Buyer’s Journey from Awareness to Purchase
On the continuum of the buyer’s journey from Awareness to Purchase, the roles of Marketing and Sales have a symbiotic relationship- at least in theory. At the beginning of the buyer journey, Marketing plays the primary role in creating Awareness of the vendor’s products and services and then positioning these products and services in the minds of the buyer for their Consideration in the buyer’s list of possible vendors.
As buyers have shifted their journey on-line, Marketing has played a more prominent role in the Preference stage of the buyer decision process. Depending on the type of product or services, and based on the business model of the vendor, at some point in the Preference stage Sales takes over as the chief protagonist. A hand-off is made from Marketing to Sales (aka “Lead”) at the Preference stage and Sales takes the lead (pun intended) on to the Purchase stage and closes the deal.
In a perfect world, the coordination between Marketing and Sales is beautifully orchestrated. Marketing starts the buyer journey and Sales completes it. But, the relationship between Marketing and Sales is seldom peaceful. Despite careful planning and communication, these two groups rarely see eye to eye. Neither group is to blame. They are from two different planets.
Marketing is from Mars and Sales is from Venus. These two worlds play just fine together when there is clear distinction on who has the lead role in the buyer journey. Marketing is responsible for creating Awareness and getting their products and services on the buyer list for Consideration. Sales is clearly responsible for the Purchase phase. The worlds collide in the Preference phase as responsibility for the prospective buyer passes from Marketing to Sales.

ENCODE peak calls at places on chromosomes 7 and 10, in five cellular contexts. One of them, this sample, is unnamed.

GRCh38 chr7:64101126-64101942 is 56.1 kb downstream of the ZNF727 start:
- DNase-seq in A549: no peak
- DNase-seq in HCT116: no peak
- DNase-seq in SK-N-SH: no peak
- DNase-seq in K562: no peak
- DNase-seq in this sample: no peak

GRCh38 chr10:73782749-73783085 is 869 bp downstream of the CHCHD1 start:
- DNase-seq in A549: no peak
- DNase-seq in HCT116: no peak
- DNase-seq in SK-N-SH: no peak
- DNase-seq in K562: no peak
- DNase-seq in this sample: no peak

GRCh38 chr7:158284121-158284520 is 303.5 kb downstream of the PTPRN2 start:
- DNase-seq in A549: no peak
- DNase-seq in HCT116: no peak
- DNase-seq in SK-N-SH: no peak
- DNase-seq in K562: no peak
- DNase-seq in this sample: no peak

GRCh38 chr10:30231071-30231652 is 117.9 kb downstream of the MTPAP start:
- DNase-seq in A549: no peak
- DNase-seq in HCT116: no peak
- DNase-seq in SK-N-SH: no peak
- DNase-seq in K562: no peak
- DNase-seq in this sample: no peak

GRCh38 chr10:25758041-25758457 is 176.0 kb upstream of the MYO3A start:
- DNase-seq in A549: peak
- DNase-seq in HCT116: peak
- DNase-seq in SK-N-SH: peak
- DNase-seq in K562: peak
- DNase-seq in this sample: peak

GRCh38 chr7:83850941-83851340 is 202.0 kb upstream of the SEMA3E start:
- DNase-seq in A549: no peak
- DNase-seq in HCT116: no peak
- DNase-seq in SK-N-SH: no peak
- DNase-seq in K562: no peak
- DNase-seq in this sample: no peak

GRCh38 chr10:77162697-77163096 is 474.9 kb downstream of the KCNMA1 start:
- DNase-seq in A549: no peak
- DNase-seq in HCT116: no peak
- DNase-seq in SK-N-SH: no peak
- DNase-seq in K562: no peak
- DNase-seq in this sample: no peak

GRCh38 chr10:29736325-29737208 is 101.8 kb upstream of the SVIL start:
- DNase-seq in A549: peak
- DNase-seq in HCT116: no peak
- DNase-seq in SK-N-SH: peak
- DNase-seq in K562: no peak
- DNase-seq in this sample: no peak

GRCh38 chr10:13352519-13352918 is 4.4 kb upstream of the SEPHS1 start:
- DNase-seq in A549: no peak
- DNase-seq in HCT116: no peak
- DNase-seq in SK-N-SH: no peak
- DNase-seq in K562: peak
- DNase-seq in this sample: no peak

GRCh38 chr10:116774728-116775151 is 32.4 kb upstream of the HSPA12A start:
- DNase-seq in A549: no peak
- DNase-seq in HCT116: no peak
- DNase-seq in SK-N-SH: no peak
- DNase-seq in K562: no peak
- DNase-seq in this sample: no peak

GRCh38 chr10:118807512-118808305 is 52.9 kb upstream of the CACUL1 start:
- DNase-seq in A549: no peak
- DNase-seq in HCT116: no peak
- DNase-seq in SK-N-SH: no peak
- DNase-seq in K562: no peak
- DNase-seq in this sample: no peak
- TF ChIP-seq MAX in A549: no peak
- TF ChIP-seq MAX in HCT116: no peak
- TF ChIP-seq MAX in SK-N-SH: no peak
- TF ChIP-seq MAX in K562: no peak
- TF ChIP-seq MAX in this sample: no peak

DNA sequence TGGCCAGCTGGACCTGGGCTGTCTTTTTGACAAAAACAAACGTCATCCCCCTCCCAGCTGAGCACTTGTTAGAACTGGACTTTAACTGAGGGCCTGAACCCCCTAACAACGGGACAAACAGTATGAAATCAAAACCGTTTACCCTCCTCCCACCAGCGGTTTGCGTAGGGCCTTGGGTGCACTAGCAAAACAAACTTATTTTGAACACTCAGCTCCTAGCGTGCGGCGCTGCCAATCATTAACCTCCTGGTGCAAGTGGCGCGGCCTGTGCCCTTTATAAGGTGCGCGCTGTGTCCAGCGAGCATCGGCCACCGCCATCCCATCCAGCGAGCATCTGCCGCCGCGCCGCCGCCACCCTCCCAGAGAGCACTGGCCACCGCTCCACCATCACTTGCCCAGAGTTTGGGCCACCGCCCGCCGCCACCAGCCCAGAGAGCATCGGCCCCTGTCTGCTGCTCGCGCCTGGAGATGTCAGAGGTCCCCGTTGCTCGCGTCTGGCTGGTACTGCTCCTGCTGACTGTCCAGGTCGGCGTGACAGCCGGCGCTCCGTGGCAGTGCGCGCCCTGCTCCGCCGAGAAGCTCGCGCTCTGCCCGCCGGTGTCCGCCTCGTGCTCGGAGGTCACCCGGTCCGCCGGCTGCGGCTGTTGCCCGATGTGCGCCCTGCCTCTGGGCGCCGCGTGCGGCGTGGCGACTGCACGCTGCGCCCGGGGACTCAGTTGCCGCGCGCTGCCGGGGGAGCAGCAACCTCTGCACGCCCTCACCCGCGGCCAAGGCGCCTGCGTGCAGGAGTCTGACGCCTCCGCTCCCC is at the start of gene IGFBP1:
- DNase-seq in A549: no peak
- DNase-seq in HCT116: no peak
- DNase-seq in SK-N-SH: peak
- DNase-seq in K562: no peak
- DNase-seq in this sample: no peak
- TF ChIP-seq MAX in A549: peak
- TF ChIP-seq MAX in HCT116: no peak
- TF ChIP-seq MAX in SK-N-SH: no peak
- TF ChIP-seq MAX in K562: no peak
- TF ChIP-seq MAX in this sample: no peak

These different views and blind spots result in an implied consent between Marketing and Sales – they simply agree to disagree. But, it doesn’t need to be this way. The two worlds could peacefully co-exist if they each had daily visibility of the “invisible visitors” to their website.
Marketing and Sales need VisitorTrack from netFactor. VisitorTrack provides the visibility of anonymous web visitors that otherwise go undetected. These “invisible visitors” are taking a self-directed journey on your web site and the web sites of your competitors. These visitors remain anonymous until they want you to know they are interested. By then, it’s too late for either Marketing or Sales to guide the buyer’s Preference or for Sales to establish the terms of engagement.
Adding regular visibility of these anonymous visitors and gaining insight on their digital journey makes life on Mars and Venus more enjoyable. VisitorTrack can’t guarantee Marketing and Sales will see eye to eye, but it will make them more agreeable.
* Thanks to Dr. John Gray, author of “Men are from Mars. Women are from Venus”, 1992, HarperCollins
Contact forms? So what’s the problem?
I am dating myself here (and outing my inner nerd), but does anyone remember that Star Trek Episode: The Trouble with Tribbles?